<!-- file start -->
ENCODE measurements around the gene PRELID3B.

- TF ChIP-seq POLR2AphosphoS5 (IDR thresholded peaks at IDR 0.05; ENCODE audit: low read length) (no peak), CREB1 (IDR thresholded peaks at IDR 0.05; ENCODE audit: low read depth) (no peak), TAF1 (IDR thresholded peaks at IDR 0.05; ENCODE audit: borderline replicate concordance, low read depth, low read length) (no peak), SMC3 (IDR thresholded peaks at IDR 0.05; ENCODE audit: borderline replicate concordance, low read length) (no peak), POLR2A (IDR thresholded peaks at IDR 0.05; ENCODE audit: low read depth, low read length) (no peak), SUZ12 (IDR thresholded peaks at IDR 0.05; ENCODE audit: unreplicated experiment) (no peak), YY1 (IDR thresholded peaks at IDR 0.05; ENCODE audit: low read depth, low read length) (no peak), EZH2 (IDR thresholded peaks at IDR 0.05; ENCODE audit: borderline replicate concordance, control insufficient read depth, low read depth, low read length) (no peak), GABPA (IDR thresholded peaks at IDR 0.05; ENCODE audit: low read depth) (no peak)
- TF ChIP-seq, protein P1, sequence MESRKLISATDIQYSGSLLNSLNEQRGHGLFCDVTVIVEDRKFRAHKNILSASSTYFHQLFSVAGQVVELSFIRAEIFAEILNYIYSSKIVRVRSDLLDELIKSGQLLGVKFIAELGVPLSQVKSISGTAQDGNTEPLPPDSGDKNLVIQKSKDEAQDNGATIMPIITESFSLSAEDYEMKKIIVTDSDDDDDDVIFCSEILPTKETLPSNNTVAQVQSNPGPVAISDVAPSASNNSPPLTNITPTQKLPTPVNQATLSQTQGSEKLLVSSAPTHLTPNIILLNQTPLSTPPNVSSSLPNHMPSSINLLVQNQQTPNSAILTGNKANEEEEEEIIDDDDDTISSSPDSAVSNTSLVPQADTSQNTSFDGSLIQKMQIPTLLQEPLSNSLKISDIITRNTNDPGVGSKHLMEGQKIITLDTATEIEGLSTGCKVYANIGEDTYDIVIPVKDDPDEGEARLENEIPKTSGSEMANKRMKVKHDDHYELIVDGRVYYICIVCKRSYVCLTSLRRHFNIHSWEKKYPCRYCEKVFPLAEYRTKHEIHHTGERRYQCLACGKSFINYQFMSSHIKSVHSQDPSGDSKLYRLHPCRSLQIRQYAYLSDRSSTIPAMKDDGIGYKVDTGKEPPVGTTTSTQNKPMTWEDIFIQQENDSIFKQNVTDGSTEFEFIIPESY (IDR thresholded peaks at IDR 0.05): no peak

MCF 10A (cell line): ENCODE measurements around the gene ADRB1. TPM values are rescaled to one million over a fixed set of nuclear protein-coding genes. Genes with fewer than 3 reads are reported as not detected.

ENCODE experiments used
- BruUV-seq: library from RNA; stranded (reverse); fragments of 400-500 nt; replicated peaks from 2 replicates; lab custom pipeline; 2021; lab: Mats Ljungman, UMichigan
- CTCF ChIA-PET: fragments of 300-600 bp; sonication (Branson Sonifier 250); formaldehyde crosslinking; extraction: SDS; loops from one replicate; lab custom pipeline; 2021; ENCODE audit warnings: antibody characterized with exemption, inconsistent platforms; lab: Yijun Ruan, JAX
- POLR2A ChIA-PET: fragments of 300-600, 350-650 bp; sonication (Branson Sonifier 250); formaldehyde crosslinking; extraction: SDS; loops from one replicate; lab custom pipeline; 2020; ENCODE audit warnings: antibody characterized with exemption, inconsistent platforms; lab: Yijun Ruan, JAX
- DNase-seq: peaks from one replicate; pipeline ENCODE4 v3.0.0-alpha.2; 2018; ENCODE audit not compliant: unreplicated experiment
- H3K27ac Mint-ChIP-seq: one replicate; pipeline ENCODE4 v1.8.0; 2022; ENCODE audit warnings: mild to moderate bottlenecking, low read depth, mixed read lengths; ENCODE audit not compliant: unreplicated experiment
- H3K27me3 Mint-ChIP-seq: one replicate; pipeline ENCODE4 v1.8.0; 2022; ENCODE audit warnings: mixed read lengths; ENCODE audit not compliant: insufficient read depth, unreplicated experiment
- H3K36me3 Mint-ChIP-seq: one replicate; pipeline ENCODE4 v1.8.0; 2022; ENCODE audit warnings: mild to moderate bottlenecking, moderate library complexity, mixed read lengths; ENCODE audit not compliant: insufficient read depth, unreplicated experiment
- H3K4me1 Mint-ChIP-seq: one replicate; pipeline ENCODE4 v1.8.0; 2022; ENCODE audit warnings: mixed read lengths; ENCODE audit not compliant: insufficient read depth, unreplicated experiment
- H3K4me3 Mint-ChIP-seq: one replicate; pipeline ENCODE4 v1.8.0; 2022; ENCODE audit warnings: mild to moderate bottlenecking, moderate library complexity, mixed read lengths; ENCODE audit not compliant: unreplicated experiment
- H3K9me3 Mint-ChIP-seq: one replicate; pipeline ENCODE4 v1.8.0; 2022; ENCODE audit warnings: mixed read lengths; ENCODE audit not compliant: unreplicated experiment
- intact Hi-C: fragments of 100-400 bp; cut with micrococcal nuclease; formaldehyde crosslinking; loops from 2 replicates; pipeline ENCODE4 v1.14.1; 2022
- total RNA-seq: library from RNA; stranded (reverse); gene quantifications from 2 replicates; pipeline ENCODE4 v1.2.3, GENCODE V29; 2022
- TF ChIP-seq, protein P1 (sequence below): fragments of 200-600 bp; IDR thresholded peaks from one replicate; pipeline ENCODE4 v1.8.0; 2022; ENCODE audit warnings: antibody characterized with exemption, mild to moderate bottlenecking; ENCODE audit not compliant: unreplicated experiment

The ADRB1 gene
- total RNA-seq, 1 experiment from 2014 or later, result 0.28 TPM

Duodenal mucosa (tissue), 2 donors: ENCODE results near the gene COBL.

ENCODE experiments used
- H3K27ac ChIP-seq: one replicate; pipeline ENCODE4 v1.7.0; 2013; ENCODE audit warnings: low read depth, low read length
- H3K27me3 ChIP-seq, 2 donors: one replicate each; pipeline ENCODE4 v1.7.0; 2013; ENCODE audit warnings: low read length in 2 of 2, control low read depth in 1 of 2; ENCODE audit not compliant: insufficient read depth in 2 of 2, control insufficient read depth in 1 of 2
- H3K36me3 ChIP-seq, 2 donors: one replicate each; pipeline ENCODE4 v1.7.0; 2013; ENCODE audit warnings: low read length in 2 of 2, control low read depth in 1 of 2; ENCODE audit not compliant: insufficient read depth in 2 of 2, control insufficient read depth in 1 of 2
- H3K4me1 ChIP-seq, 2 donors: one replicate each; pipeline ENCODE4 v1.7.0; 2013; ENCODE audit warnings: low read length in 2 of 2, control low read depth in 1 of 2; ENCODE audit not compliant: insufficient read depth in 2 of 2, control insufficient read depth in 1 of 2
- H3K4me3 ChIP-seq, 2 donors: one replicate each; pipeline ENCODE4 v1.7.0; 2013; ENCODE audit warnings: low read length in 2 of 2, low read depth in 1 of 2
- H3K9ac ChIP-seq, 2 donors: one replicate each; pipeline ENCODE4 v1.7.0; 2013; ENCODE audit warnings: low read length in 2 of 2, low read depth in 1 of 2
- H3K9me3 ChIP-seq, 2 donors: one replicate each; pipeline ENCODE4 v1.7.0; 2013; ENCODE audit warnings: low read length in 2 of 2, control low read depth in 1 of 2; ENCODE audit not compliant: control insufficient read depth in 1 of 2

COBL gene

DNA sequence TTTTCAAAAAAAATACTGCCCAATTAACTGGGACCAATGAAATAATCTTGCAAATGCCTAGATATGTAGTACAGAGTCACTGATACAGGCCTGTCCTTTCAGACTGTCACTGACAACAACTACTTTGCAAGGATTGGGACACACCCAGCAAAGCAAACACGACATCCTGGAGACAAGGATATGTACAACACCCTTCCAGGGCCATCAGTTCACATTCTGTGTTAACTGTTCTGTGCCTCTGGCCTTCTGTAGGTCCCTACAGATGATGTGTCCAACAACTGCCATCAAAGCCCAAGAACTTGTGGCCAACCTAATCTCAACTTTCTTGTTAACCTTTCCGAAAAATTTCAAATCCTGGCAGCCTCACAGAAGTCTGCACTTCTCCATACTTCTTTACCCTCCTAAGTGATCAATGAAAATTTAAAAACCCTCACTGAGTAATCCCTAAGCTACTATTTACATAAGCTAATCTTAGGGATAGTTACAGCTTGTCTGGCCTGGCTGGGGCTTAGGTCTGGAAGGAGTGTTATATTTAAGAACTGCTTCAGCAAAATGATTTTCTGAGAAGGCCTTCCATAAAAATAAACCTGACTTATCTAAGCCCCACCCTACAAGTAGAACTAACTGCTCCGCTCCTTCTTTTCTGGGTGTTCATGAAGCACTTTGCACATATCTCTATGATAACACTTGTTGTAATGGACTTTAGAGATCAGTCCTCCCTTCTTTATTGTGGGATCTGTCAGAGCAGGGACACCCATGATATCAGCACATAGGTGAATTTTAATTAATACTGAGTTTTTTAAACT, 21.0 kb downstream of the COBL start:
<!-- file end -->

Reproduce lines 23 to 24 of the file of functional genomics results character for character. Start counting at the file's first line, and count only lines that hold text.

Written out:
- H3K27ac ChIP-seq: one replicate; pipeline ENCODE4 v1.7.0; 2013; ENCODE audit warnings: low read depth, low read length
- H3K27me3 ChIP-seq, 2 donors: one replicate each; pipeline ENCODE4 v1.7.0; 2013; ENCODE audit warnings: low read length in 2 of 2, control low read depth in 1 of 2; ENCODE audit not compliant: insufficient read depth in 2 of 2, control insufficient read depth in 1 of 2